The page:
Collectors, designers and developers looking for their next statement piece will get a chance to find one at a large auction of salvaged historical artifacts.
Urban Archaeology, a former salvage company that years ago switched to manufacturing tile, lighting and bathroom accessories based on iconic designs, is auctioning off approximately 6,000 artifacts March 27-28.
Walking into the company’s factory in lower Manhattan is akin to walking inside a time capsule.
Decorative and architectural objects, from complete staircase railings that once adorned an Art Deco Paris mecca to wrought-iron gates from St. Patrick’s Cathedral, crowd the vast ground floor of the six-story Tribeca building.
“I really think the world should see some of it. The things should be in public spaces,” said company founder Gil Shapiro, who has collected artifacts from such institutions as the old hotel Astor, The Plaza and Yale University Library. His salvage collecting bug began as a teenager. Now 70, Shapiro said he’s consolidating his warehouse and factory into one building.
There’s a story behind nearly every piece. Like the gargantuan chandelier with 24 hand-blown glass globes.
Shapiro acquired the fixture from a dealer in 1985 based on a Polaroid that gave no clue to its massive scale. Citicorp Center — now called Citigroup Center — had purchased it only to discover it would not fit.
“It’s almost like ‘Alice in Wonderland,'” added Shapiro. “It’s about 10 feet in diameter and needs a 26-foot ceiling.” The presale estimate is $60,000 to $80,000.
His clients have included Paul Simon, Billy Joel, Ralph Lauren, Martha Stewart and Richard Gere. Some previous artifacts have made their way to movie sets.
“Almost all of the props in ‘The Money Pit’ with Tom Hanks came from us,” Shapiro said. “They rented five bathtubs and blew up one.”
In the 1980s, Shapiro also bought nearly all the decorative elements of the Bon Marche department store in Paris — an Art Deco gem featuring designs by Edgar Brandt and Emile-Jacques Ruhlmann.
There are many stars in the sale, but the brass wrought-iron railings of the store’s central staircase shine brightest. Comprised of 14 rails, two newel posts and two connectors, they’re estimated to bring $80,000 to $120,000. If they don’t meet the minimum reserve, the pieces will be sold separately.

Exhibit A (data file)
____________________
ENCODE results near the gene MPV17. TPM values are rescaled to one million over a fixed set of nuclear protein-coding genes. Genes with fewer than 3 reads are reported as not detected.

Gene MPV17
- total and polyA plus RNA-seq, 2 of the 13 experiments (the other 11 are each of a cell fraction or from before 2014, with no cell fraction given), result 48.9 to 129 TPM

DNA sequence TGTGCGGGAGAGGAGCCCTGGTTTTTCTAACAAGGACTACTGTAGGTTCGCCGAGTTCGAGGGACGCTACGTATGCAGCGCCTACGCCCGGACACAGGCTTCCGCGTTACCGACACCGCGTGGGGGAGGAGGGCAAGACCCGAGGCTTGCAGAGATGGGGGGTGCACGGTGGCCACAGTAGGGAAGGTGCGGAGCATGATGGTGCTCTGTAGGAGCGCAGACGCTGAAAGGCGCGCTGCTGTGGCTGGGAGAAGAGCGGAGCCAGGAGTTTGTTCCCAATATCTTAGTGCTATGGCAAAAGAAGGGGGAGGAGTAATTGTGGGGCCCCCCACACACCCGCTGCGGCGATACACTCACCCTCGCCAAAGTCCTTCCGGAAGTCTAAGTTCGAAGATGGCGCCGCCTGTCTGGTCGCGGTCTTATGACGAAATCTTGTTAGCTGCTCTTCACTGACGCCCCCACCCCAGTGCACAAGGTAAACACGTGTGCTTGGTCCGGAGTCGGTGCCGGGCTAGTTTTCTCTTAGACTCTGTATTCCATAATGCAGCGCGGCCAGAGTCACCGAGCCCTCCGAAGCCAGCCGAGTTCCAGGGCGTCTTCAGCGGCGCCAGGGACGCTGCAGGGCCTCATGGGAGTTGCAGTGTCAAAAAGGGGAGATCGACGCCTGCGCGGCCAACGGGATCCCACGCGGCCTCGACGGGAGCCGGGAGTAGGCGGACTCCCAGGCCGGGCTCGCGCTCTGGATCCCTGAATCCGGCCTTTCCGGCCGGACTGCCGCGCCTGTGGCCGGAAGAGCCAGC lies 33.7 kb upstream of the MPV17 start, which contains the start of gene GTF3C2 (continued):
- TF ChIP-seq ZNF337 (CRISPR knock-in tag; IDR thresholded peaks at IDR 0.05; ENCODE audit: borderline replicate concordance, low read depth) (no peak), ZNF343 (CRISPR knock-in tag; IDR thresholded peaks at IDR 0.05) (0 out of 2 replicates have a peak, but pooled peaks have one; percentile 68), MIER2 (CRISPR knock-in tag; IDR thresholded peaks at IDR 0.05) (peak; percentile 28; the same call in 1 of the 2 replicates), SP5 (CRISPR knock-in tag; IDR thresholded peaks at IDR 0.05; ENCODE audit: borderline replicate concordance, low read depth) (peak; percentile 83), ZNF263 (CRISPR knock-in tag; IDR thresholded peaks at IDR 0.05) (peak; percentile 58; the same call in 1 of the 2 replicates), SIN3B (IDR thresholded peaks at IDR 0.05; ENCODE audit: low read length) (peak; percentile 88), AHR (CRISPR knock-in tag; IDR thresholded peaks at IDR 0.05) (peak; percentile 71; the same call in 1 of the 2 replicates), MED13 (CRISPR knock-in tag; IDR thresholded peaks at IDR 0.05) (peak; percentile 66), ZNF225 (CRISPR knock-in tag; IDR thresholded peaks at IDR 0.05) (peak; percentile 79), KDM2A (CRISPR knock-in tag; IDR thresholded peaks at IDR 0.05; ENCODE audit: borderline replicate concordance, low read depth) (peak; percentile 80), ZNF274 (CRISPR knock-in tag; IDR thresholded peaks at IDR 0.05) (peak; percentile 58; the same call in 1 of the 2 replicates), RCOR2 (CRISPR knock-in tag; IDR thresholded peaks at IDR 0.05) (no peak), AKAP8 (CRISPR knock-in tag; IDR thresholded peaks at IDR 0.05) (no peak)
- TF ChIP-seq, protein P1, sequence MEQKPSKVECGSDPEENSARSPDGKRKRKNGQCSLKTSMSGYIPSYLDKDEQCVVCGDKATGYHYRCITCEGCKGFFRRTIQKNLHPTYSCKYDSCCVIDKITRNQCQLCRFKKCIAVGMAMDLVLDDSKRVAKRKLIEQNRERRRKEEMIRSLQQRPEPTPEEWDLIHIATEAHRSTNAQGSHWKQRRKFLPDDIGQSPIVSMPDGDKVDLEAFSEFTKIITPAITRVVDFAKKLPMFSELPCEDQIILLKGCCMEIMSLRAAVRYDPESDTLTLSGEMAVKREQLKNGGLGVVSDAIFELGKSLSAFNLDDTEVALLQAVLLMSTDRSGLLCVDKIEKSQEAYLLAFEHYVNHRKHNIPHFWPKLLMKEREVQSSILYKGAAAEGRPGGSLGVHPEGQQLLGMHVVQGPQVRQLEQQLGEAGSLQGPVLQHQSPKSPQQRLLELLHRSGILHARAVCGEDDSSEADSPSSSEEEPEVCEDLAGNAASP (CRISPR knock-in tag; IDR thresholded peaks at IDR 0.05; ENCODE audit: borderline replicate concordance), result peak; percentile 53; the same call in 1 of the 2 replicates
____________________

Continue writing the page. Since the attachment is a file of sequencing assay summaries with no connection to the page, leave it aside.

And as if one staircase wasn’t unusual enough, the auction includes the balustrades of another, sweeping double grand staircase that once adorned a Southampton mansion. They’re the work of Samuel Yellin, an early 20th-century Philadelphia metalworker whose projects included the Federal Reserve Bank of New York and the Washington National Cathedral. The staircase’s delicate curved wrought-iron railings feature whimsical flora and fauna designs. If sold complete, it could fetch up to $120,000.
Michael Devonshire, a conservator at JHPA Inc., an architectural firm specializing in historic preservation work, said potential buyers could include museums or someone interested in a unique conversation piece.
“There’s the sadness that the artifacts aren’t in the original buildings,” he said. “But then there’s a gratification knowing that these pieces are still alive and circulating so they could be enjoyed by more people.”
Shapiro was in junior high when he bid $100 on the contents of an old-fashioned drug store complete with an ice cream parlor in his Brooklyn neighborhood. His weekly allowance was $3 so he sold his brother’s bedroom furniture to the building superintendent while his brother was at work. To pay for the delivery truck, he sold his family’s living room furniture.
His parents sent him to a mental health professional — but he was hooked. In 1978, he opened Urban Archaeology.
Other important historical objects in the sale include the original cast-iron fountain statues of a merman and mermaid from the Place de la Concorde in Paris, which were replaced with replicas during an early 20th-century renovation. They’re expected to bring up to $150,000 each; Shapiro hopes they will return to Paris.
Also significant are the 15-foot Baptistry Gates from St. Patrick’s Cathedral designed by Kenneth Lynch, a metalsmith whose other work included the stainless-steel eagles crowning the Chrysler Building.
But not all the stuff in the sale is huge. There’s an array of mid-century modern lamps, display cases and other furniture that once adorned hotels, department stores and transportation depots.
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